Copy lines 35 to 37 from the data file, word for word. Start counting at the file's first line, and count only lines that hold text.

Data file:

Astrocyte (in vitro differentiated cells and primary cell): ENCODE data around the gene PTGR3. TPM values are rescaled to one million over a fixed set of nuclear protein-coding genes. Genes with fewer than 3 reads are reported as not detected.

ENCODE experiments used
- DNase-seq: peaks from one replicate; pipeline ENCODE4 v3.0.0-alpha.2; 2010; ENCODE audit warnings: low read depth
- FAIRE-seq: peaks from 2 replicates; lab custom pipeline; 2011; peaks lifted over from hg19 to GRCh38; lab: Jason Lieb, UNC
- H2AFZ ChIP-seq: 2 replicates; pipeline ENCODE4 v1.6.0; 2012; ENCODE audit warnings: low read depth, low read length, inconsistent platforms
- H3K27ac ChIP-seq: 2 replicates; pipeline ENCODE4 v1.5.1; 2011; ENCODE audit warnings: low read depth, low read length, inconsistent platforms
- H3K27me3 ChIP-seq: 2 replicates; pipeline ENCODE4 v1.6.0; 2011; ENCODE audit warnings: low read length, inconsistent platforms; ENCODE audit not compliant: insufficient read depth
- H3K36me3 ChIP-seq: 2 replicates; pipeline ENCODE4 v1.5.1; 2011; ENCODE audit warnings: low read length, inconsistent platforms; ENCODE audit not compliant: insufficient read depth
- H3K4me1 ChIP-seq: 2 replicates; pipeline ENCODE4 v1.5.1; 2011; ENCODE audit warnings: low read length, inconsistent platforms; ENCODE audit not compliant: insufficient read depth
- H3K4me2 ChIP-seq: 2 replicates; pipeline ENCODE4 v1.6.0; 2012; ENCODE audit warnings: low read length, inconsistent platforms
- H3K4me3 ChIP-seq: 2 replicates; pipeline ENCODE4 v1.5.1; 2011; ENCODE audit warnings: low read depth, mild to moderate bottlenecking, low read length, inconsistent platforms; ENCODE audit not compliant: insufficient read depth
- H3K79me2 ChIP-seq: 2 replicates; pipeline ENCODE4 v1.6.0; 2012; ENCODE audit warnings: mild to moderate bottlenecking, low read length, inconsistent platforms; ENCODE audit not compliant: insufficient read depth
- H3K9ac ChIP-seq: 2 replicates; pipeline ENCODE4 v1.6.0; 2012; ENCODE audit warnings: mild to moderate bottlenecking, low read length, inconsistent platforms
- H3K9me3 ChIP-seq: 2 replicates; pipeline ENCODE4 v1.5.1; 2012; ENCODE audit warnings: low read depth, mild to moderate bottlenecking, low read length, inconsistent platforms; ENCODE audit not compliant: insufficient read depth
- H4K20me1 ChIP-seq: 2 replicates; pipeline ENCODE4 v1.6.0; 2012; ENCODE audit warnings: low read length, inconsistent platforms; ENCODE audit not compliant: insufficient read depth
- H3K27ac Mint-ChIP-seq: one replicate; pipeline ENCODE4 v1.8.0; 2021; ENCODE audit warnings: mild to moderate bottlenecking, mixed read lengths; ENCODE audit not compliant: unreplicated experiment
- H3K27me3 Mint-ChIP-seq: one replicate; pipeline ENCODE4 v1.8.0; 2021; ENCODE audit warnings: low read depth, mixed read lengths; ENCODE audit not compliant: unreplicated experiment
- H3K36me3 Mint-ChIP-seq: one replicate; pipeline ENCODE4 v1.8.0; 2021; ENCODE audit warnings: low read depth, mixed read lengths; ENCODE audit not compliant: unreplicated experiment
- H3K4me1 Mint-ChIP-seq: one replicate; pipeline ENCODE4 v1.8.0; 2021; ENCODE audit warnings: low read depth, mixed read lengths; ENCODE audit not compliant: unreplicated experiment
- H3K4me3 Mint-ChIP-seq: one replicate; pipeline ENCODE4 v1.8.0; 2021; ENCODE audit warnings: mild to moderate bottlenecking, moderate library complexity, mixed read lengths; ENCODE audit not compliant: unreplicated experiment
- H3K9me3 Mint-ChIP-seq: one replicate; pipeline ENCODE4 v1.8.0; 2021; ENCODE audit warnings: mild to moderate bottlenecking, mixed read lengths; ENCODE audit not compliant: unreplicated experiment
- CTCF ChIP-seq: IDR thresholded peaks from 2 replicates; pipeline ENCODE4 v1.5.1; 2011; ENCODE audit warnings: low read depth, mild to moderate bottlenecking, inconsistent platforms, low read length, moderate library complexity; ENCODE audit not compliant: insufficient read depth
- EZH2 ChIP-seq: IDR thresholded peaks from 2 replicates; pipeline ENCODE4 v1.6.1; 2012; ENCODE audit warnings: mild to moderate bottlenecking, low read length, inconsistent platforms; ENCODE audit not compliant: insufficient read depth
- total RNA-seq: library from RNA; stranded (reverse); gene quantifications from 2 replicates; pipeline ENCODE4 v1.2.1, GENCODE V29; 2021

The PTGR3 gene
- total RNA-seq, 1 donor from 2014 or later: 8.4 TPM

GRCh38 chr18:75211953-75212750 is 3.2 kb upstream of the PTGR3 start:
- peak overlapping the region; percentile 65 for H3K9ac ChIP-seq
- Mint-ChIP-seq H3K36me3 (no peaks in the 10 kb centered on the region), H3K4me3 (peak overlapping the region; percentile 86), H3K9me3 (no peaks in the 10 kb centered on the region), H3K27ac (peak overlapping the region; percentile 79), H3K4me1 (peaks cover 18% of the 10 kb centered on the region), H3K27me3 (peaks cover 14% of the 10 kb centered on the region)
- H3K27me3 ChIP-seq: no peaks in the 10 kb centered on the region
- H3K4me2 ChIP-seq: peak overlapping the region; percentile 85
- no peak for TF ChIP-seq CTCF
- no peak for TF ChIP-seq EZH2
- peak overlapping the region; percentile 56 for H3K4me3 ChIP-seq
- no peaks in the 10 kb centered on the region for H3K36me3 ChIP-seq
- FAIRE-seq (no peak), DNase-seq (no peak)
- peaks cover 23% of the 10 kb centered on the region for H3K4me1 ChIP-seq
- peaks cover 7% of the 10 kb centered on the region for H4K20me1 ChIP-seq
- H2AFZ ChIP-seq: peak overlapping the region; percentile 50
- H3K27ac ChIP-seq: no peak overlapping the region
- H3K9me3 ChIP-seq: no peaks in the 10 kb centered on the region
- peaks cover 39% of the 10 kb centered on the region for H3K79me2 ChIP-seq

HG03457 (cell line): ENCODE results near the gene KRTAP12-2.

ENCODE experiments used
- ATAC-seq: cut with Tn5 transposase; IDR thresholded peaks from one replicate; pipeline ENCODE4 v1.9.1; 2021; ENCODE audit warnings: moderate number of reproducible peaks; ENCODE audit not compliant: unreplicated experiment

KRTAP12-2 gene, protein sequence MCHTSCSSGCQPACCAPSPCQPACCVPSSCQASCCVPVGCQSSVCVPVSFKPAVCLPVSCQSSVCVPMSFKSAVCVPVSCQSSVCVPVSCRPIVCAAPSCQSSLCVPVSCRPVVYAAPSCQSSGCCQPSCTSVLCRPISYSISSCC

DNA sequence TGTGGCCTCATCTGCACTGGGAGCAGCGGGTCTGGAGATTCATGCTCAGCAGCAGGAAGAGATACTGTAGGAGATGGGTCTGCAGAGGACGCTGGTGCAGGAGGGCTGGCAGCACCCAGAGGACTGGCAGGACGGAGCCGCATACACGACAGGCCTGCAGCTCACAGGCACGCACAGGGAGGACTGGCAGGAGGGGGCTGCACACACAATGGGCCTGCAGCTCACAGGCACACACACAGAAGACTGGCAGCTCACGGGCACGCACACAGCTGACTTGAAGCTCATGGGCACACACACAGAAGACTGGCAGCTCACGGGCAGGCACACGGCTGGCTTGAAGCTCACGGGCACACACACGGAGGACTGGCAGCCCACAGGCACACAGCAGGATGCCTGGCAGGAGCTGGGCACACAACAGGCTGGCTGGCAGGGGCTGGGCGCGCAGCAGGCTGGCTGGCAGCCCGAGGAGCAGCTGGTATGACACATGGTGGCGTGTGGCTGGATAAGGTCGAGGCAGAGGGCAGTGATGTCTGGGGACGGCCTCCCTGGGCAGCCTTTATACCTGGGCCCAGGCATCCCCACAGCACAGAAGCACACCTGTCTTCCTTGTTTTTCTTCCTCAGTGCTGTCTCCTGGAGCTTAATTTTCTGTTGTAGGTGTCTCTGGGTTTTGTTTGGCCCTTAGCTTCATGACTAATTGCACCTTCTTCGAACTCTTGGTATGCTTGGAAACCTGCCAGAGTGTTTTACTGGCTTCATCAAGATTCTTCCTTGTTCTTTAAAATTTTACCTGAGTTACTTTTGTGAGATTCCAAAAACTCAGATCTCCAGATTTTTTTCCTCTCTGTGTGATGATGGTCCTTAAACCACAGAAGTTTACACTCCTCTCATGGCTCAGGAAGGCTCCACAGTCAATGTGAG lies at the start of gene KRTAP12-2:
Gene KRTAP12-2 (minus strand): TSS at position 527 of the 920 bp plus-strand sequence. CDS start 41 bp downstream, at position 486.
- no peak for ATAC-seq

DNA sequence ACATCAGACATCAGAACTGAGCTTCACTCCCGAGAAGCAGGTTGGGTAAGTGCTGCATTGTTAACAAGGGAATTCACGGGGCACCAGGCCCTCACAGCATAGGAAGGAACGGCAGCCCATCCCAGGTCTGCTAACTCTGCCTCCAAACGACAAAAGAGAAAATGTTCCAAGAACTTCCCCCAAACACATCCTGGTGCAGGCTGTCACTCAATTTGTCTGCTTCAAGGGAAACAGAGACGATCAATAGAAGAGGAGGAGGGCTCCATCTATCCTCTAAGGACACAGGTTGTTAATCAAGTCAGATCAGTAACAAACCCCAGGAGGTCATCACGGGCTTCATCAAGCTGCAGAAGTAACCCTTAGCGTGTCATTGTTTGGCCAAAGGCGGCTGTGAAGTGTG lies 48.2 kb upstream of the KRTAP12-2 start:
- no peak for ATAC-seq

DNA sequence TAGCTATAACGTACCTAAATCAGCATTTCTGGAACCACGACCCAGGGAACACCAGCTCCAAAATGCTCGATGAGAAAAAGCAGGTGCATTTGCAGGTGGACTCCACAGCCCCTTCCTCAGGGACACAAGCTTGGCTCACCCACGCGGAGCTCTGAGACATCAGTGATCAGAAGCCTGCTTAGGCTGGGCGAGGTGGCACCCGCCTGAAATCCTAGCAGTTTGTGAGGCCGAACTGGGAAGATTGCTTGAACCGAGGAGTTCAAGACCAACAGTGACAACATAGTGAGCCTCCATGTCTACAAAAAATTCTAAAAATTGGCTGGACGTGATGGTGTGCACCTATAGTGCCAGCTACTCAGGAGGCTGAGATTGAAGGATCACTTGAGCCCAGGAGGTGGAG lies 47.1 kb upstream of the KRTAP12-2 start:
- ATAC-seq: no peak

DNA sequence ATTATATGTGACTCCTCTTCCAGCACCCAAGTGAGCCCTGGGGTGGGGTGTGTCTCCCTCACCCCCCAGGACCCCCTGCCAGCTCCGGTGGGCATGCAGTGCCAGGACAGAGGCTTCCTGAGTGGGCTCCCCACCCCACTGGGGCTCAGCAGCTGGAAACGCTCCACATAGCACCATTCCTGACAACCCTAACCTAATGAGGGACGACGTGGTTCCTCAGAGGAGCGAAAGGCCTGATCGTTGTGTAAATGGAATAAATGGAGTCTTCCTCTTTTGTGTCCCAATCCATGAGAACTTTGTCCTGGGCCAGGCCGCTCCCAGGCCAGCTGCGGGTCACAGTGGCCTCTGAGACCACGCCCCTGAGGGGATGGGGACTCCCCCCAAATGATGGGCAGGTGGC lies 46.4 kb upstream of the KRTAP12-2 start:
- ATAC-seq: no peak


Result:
- no peaks in the 10 kb centered on the region for H3K36me3 ChIP-seq
- FAIRE-seq (no peak), DNase-seq (no peak)
- peaks cover 23% of the 10 kb centered on the region for H3K4me1 ChIP-seq